Mortgage rates are at record lows, but borrowers hoping to take advantage are running into the toughest mortgage loan standards in years.
Over the past month, mortgage lenders have put in place higher credit-score and down payment requirements, and in some cases stopped issuing certain types of loans altogether, in effect shutting down a large swath of the mortgage market.
So called Jumbo Loans which exceed the federally insured minimum have seen rates increase dramatically which has had an impact on home buying in Santa Cruz and Monterey County CA.
JPMorgan Chase & Co. tightened its standards last month, requiring borrowers to have minimum credit scores of 700 and to make down payments of 20% of the home price on most mortgages, including refinances if the bank didn’t already manage the loan.
Wells Fargo & Co. increased its minimum credit score to 680 for government loans that it buys from smaller lenders before aggregating them into mortgage bonds.
The banks’ revised standards are far above the typical minimum score of 580 and down payment of 3.5% that borrowers need to qualify for home-buying programs supported by the federal government.
No Cash Out Refinances and Home Equity Lines of Credit Suspended
Wells Fargo is no longer letting borrowers refinance their mortgages while cashing out home equity, and both Wells and JPMorgan have suspended new home-equity lines of credit. Truist Financial Corp. has suspended some cash-out refinances for jumbo loans with high balances because of economic conditions, a spokesman said.
Mortgage Lenders Reluctant to Extend Credit
There are signs that banks are even trying to limit regular refinances. Wells Fargo on Thursday quoted a refinance rate of 4% for a 30-year fixed-rate mortgage, more than half a percentage point higher than it quoted for the same loan if used to buy a home.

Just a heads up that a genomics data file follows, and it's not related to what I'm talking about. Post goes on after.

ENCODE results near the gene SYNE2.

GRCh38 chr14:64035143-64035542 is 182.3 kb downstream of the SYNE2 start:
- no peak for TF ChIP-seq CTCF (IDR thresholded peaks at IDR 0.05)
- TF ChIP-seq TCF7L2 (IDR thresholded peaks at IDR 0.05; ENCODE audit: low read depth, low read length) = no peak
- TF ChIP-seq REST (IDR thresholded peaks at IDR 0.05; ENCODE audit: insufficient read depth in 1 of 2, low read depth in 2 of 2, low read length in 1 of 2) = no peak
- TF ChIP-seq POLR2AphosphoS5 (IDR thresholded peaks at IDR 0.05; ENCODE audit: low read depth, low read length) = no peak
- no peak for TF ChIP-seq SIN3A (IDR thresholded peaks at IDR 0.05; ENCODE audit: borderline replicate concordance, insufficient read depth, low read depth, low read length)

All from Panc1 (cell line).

Refinances surged in early March as homeowners utilized low rates to reduce their monthly payments. But refinance rate locks, a forward-looking measure of refinance activity, had plunged 80% from their peak by mid-April, according to Black Knight Inc., a mortgage information service. The company said that even the steep increase in unemployment in March and April couldn’t explain why refinance activity fell so dramaticaly.
Many lenders appear to have put restrictions in place in response to the $2.2 trillion stimulus bill that lawmakers passed in March. Under the new law, lenders must let borrowers with government-guaranteed mortgages delay as much as a year’s worth of payments if they were impacted by coronavirus.
Even though they eventually get reimbursed, mortgage servicers are required to advance the missed payments to bond investors. That makes lenders less eager to offer loans to borrowers who they think will need forbearance, such as consumers with low credit scores and those who can only afford minimal down payments.
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